When Ernie came to work for Walter Chrysler Jr. in 1951, the spire was lighted every night and every window opening was illuminated by ordinary 50-watt General Electric light bulbs. Ernie was sixteen, an electrician’s helper. In those days (“When Chrysler was Chrysler,” Ernie recalls), contractors were rarely substituted for the 350-man in-house work force. Every electrician worked for Mr. Chrysler. When a fifty-watt bulb needed changing, a man climbed up and changed it. The spire now illuminates the skyline from dusk until midnight; 2,756 four-foot long General Electric Warm White Deluxe fluorescent lamps are bracketed inside the spire’s 112 window openings. Burned out lamps are removed and replaced by no fewer than four of thirteen union-sanctioned electricians. The high cost of their time prohibits more than one monthly expedition to the spire.
One morning not long ago I joined Ernie as he left the Chrysler Building’s cellar and started out for the spire. The ascent began at a thousand feet per minute. We took an express elevator to 57, then to 71 in the 700-feet-per-minute tower elevator. Originally open to the public as an observation spot—it cost 50 cents—the 71st floor gives a radial view of 50 miles. It measures 3,900 square feet. When the elevator doors opened, Ernie and I stepped into a room that was all brightness and order—the outer office of Morse & Harvey, architects. Here was a Mozart symphony, neatly appointed drafting tables, and the promising but opaque gaze of a receptionist.
This was the last floor on which we could be certain of finding a world of straight lines. Above this elevation lay curious, irregular terrain. A trompe l’oeil mural painted on Morse & Harvey’s south side ceiling attempted to represent the view of the spire that Ernie and I would have seen if we looked up and found a big hole in the architects’ ceiling. There were the five gleaming, crescent-shaped tapering upward to a needle-point finial. We would also have seen five groups of dark, triangular-shaped window openings, arranged in each arch like rows of’ sharks’ teeth.
Apparently, we had already ascended to within five arches of the top of the building. This seemed to make sense: we were standing on the 71st floor of a skyscraper that is widely known to contain 77 floors. It would be logical if there were six more floors. But, as Ernie described it, “From here on, there are floors, but you’re not on floors. You’re never on the floors. You’re always in between the floors.”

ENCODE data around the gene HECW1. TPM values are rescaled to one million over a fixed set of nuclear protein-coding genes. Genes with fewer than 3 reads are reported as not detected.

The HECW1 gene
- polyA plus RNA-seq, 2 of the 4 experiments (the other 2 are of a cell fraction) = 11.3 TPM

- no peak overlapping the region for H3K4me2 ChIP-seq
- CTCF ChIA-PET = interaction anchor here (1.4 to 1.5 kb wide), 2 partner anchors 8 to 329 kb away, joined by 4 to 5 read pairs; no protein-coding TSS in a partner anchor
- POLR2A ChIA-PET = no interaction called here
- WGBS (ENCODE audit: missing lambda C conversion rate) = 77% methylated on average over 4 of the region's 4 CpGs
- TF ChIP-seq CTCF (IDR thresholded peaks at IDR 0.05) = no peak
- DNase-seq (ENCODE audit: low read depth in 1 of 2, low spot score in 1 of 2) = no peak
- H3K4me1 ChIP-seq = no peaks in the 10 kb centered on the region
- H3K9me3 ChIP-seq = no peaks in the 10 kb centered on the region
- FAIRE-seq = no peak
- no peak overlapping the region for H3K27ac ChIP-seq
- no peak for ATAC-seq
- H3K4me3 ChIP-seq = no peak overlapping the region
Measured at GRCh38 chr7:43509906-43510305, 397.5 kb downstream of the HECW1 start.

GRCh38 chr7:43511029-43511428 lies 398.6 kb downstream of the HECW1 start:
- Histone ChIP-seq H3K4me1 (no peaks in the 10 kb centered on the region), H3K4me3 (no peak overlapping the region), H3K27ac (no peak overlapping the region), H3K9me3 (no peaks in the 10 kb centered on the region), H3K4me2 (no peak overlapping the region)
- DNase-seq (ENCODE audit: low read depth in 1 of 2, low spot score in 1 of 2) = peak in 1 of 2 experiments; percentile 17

To demonstrate, we mounted the fire staircase in the building’s central core, and Ernie began to climb: eight steps north, two steps east, five steps south—fifteen ordinary cement treads and risers—which brought us to a brick-walled landing that was marked with the numerals 72. But there was no 72nd floor here—only a landing leading to more stairs, which we took. Another 15 steps and we arrived at a similar landing, marked 73. But, as before, the 73rd floor was nowhere to be seen—it was up another three steps, to the west, through an unmarked, locked door.
At this elevation, the Chrysler building tapers to 2,700 square feet. The north side of the floor harbors a rectangular water tank, about the size of a comfortable houseboat. It contains 15,000 gallons of water, 3,500 of which are kept in reserve in case of fire. On the south side, two Oz-green motors hoist the tower elevators. On all sides, trapezoidal portions of three large triangular windows rose up from somewhere underneath the floor and, before vanishing through cement bays into the ceiling, admitted shabby slivers of daylight. Altogether, the floor contained exactly what the Chrysler Building’s blueprints testify that the 73rd floor contained in March 1929. Only this was not 73 either. “Right now,” said Ernie, “you’re on seventy-three-and-a-half, which drives you a little cuckoo.”